Walking curve: Part of a 700-metre suspension bridge at Hijo Resorts Davao. — VNS Photo Trần Văn Giáp
Viet Nam News
It is easy to “get lost” in the many attractions that the largest city in the Philippines offers, discovers Xuân Hương.
I have to confess that despite being a fellow ASEAN member, my knowledge of the Philippines was relatively scant, and impressions limited.
Of course, I knew the Philippines and Việt Nam shared recent experiences of devastation wrought by natural disasters.
My curiosity was piqued therefore, when I got the opportunity to visit a city that I heard was naturally protected from disasters and which enjoyed stable weather all year round.
Another confession I have to make is that despite doing some research before going on the familiarisation trip organised by the Philippines Department of Tourism and sponsored by Philippine Airlines, I was more than pleasantly surprised by Davao City.
What struck me was not just the natural beauty of the place, with its sandy beaches, spectacular sunsets, forests and waterfalls, but the vibrancy of the place. I got the feeling that the city pulsated with an energy not easily found elsewhere.
The largest city in the country lines the coast of Mindanao Island in southern Philippines. The culturally diverse city now enjoys the added fame of being the hometown of President Rodrigo Duterte.
The “Island to Highland Destination” trip was facilitated and made enjoyable by tour guide Ervin Bansot, who kept plying us with useful, interesting information.
Explaining why Davao is sheltered from stormy weather, he said that a mountain chain stood guard, as it were, blocking strong winds that could bring in troubling weather phenomena. Standing particularly tall is Mt Apo, constantly casting a protective gaze on the hinterland.
The city also lies outside the typhoon belt. Days are marked by mild sunshine and showers at night cool the place down.
Blessed with this kind of weather, it is not a surprise that Davao is home to the national bird, the Philippine Eagle, and the national flower, the Waling-Waling.
Furthermore, it is known as the nation’s fruit basket, producing and exporting many kinds of fruits including the durian, mangosteen, pomelo, banana, papaya, and marang.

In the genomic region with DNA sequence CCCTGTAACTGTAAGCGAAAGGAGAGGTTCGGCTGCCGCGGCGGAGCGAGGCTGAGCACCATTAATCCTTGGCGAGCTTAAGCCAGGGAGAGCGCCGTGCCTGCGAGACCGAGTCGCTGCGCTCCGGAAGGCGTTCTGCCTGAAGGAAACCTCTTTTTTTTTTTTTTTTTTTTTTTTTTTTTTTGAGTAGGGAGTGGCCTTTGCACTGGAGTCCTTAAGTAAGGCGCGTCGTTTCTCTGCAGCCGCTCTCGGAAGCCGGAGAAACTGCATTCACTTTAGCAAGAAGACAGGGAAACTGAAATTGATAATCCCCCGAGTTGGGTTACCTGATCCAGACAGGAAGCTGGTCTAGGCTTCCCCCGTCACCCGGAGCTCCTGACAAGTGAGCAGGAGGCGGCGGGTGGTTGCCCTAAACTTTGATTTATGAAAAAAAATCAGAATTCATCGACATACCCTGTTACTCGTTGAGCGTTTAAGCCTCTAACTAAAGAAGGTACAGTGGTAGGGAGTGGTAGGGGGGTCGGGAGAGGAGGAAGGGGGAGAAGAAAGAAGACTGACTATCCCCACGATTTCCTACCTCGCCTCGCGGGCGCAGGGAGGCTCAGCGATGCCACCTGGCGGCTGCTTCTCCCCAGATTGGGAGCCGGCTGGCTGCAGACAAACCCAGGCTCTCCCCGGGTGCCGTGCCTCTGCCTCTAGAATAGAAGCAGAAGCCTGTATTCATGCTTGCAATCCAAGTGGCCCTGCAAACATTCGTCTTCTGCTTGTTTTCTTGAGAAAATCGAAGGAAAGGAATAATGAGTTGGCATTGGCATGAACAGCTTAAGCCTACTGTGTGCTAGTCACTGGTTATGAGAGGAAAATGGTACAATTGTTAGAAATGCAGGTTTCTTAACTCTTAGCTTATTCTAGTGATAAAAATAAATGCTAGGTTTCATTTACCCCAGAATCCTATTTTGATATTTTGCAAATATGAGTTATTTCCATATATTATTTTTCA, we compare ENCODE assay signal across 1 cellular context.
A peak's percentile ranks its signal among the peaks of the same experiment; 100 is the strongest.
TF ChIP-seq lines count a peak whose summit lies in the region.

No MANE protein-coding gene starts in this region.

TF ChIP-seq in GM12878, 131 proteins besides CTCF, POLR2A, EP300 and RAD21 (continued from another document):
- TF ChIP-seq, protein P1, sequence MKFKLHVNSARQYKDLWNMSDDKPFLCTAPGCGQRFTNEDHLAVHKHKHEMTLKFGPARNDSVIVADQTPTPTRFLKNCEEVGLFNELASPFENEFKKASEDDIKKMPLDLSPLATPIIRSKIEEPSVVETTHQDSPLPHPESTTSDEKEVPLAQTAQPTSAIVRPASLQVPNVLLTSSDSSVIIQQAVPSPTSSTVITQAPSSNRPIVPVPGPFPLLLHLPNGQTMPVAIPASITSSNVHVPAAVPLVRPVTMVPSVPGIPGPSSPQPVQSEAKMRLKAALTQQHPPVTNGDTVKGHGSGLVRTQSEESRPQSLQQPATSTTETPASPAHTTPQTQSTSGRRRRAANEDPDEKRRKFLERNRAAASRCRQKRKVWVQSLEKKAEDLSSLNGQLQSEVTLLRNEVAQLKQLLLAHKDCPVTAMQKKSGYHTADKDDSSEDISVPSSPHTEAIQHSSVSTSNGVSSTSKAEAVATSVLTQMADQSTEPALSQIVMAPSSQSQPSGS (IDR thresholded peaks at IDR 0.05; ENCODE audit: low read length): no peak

As a coastal city, it receives due bounty from the sea, which enriches the local cuisine.
High flyer: The Philippine Eagle, which is endemic to the Philippines. — VNS Photo Xuân Hương
Dreamlike: A view of the Pearl Farm Beach Resort in Samal Island. — VNS Photo Trần Văn Giáp
Reaching Davao after a nearly two-hour flight from Manila, one of our first destinations was the Philippine Eagle Centre.
This must-visit place at the foot of Mt Apo is the only breeding facility in the world for the critically endangered Philippine eagle. Almost half of the inmates here have been bred in captivity.
The centre is also home to other, rare indigenous birds of prey, mammals and reptiles, so it is destination not to be missed.
The guide at the centre was a treasure trove of information. She told us about the different species of eagles, including their common names, scientific names and their characteristics and behaviours, as well as the centre’s efforts to breed and increase their population.
She said the maximum weight of male eagles is around 6kg, while the female could reach up to 8kg.
Endemic to the Philippines, the Philippine Eagle can only be found on four of more than 7,000 islands in the country.
I felt sad that such an amazing creature had been pushed by us humans to the brink of extinction.
Information and pleasure combined well at our next destinations, the famous Malagos Garden Resort and the Chocolate Museum.